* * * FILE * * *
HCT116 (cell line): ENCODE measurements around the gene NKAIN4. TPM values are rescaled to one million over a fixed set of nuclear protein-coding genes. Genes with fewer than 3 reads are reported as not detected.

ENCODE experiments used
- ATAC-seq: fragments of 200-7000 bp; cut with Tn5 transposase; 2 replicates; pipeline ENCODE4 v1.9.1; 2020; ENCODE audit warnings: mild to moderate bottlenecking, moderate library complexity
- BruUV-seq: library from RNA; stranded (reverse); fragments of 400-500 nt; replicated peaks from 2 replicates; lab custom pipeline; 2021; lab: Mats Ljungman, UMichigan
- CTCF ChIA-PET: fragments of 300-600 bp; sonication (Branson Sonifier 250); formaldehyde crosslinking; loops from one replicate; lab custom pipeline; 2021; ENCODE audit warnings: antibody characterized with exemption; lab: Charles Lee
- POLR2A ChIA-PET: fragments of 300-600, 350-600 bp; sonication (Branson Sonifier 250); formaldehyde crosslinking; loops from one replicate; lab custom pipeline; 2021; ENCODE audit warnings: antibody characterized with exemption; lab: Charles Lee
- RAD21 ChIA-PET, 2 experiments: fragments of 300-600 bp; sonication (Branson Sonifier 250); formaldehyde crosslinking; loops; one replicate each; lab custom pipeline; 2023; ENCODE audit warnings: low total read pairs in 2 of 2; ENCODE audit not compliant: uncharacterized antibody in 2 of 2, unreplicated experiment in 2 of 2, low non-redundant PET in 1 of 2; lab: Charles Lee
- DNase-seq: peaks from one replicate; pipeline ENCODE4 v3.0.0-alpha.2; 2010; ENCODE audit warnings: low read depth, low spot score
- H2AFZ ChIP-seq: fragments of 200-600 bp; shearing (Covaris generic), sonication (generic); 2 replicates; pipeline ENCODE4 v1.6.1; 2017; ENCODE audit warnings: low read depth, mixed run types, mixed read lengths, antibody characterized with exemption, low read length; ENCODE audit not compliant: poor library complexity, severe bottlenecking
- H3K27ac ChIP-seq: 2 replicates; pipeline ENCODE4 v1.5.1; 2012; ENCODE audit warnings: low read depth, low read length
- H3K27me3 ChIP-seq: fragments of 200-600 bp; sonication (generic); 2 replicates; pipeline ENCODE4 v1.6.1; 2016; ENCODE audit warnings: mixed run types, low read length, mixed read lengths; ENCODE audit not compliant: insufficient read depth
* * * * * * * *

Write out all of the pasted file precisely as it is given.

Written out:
HCT116 (cell line): ENCODE measurements around the gene NKAIN4. TPM values are rescaled to one million over a fixed set of nuclear protein-coding genes. Genes with fewer than 3 reads are reported as not detected.

ENCODE experiments used
- ATAC-seq: fragments of 200-7000 bp; cut with Tn5 transposase; 2 replicates; pipeline ENCODE4 v1.9.1; 2020; ENCODE audit warnings: mild to moderate bottlenecking, moderate library complexity
- BruUV-seq: library from RNA; stranded (reverse); fragments of 400-500 nt; replicated peaks from 2 replicates; lab custom pipeline; 2021; lab: Mats Ljungman, UMichigan
- CTCF ChIA-PET: fragments of 300-600 bp; sonication (Branson Sonifier 250); formaldehyde crosslinking; loops from one replicate; lab custom pipeline; 2021; ENCODE audit warnings: antibody characterized with exemption; lab: Charles Lee
- POLR2A ChIA-PET: fragments of 300-600, 350-600 bp; sonication (Branson Sonifier 250); formaldehyde crosslinking; loops from one replicate; lab custom pipeline; 2021; ENCODE audit warnings: antibody characterized with exemption; lab: Charles Lee
- RAD21 ChIA-PET, 2 experiments: fragments of 300-600 bp; sonication (Branson Sonifier 250); formaldehyde crosslinking; loops; one replicate each; lab custom pipeline; 2023; ENCODE audit warnings: low total read pairs in 2 of 2; ENCODE audit not compliant: uncharacterized antibody in 2 of 2, unreplicated experiment in 2 of 2, low non-redundant PET in 1 of 2; lab: Charles Lee
- DNase-seq: peaks from one replicate; pipeline ENCODE4 v3.0.0-alpha.2; 2010; ENCODE audit warnings: low read depth, low spot score
- H2AFZ ChIP-seq: fragments of 200-600 bp; shearing (Covaris generic), sonication (generic); 2 replicates; pipeline ENCODE4 v1.6.1; 2017; ENCODE audit warnings: low read depth, mixed run types, mixed read lengths, antibody characterized with exemption, low read length; ENCODE audit not compliant: poor library complexity, severe bottlenecking
- H3K27ac ChIP-seq: 2 replicates; pipeline ENCODE4 v1.5.1; 2012; ENCODE audit warnings: low read depth, low read length
- H3K27me3 ChIP-seq: fragments of 200-600 bp; sonication (generic); 2 replicates; pipeline ENCODE4 v1.6.1; 2016; ENCODE audit warnings: mixed run types, low read length, mixed read lengths; ENCODE audit not compliant: insufficient read depth